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The American Association on Intellectual and Developmental Disabilities (AAIDD) is calling for papers for a special issue of the American Journal on Mental Retardation (AJMR) on cognitive neuroscience studies of persons with intellectual and developmental disabilities. Deadline for submissions is December 15, 2008. The AJMR is among top three journals in special education and rehabilitation, according to latest impact factor rankings. Read more about submission requirements here. Learn more about AJMR here.
Dear AAIDD Friends and Colleagues:
AAIDD PUBLISHES WHITE PAPERS ON FOUR MAJOR ISSUES CONCERNING THE USE OF THE SUPPORTS INTENSITY SCALE PLANNING TOOL FOR PEOPLE WITH INTELLECTUAL DISABILITIES
Resource allocation, individual service planning, psychometric properties, and international implementation with the Supports Intensity Scale™(SIS) are the focus of four white papers published by the American Association on Intellectual and Developmental Disabilities (AAIDD). The white papers are edited by SIS authors, Robert L. Schalock, Marc J. Tassé, and James R. Thompson. To access the white papers, please visit the individual websites listed below. The website allows you to post your comments on each white paper and share your concerns and perspectives with other users of the Scale.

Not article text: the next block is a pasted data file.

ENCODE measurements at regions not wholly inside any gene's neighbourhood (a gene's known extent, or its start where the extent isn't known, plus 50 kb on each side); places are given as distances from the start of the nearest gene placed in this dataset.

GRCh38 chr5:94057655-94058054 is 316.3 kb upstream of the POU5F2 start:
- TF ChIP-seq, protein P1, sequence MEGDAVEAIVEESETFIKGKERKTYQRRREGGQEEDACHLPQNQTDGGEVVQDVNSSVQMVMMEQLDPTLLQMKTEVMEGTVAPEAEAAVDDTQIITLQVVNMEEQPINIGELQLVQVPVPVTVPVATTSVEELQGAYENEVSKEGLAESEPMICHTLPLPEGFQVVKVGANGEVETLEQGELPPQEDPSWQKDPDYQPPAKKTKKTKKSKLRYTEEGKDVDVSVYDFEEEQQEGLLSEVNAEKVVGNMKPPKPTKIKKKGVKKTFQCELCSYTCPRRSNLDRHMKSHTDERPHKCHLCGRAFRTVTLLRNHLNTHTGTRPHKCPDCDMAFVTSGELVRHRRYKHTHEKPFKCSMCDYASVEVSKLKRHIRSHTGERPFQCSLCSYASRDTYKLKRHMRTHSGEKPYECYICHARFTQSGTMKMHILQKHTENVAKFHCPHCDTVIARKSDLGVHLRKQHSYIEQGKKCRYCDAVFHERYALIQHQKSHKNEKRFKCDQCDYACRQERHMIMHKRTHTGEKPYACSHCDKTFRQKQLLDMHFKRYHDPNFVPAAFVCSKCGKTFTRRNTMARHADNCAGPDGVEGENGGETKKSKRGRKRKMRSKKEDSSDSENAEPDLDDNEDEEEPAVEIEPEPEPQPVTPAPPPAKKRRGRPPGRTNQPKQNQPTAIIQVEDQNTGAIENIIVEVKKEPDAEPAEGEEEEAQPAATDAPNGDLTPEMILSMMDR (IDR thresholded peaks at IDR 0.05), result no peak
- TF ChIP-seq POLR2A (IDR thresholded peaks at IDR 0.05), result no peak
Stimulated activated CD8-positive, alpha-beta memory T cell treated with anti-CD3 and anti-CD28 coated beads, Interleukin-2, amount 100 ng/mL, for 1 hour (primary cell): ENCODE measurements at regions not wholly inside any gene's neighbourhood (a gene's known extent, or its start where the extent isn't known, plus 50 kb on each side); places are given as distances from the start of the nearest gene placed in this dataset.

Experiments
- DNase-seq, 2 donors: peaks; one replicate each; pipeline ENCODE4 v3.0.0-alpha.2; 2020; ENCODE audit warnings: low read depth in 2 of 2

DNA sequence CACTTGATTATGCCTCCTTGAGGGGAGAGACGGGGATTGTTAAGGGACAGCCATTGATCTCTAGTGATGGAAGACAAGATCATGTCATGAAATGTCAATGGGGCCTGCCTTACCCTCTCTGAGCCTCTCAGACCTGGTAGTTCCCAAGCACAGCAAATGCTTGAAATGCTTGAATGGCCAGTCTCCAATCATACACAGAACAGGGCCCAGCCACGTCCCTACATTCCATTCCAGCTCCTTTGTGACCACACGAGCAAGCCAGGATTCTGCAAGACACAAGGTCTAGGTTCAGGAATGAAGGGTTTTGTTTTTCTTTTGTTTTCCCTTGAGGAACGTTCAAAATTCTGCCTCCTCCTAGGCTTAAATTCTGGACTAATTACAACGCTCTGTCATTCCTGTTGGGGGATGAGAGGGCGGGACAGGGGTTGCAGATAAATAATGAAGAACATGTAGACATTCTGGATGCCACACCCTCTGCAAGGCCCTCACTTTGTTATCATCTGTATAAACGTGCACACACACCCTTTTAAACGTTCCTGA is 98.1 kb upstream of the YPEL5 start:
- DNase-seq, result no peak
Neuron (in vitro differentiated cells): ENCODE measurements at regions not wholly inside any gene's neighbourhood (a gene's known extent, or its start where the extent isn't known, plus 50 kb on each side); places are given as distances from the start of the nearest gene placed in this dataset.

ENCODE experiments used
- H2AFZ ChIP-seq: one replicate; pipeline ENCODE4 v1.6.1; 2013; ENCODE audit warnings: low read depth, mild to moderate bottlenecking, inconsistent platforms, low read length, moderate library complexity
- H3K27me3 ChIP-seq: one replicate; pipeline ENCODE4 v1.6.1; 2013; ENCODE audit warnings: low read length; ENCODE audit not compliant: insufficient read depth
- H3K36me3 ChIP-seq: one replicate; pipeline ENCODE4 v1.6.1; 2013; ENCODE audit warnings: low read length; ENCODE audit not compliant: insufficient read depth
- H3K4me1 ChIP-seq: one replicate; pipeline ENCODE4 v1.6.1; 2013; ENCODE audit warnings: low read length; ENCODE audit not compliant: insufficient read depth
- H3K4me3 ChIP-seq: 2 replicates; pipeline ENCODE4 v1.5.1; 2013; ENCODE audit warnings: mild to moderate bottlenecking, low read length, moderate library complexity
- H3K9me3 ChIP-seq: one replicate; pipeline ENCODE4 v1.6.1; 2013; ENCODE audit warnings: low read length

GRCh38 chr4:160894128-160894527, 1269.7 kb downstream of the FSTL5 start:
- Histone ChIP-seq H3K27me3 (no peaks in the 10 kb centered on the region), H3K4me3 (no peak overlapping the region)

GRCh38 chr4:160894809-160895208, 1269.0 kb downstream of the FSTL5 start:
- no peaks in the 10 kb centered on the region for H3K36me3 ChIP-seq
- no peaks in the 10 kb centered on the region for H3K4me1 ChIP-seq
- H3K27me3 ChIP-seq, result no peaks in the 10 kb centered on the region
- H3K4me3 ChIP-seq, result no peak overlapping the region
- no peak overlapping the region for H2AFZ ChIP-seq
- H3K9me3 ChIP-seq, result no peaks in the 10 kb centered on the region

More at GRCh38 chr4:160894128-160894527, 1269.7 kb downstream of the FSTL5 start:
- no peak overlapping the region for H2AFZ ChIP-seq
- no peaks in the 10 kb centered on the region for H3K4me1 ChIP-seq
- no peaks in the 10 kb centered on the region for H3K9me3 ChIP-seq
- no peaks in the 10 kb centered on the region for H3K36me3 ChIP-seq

Relating Supports Intensity Scale™ Information to Individual Service Plans:
READ A COMPARATIVE ANALYSIS OF INSTITUTIONAL VERSUS COMMUNITY SERVICES IN THE U.S. IN THE LATEST 2008 STATE OF THE STATES STUDY
A comparative analysis of institutional versus community services in the United States in the latest 2008 edition of the State of the States study by David L. Braddock reveals two broad trends: inflation-adjusted community services spending grew steadily in every U.S. state during the past 10 years, and public-private institutional spending declined in 43 states and DC during the past decade. The seven states where institutional spending did not decline over the past 10 years are: Connecticut, Iowa, Kentucky, Louisiana, Mississippi, Nebraska, and New Jersey. State leaders in the growth of community services in 2004-2006 are Hawaii (17%), Arkansas and Maryland (16%), and Idaho and Tennessee (14%). Sixteen states and DC reduced community spending between 2004-2006.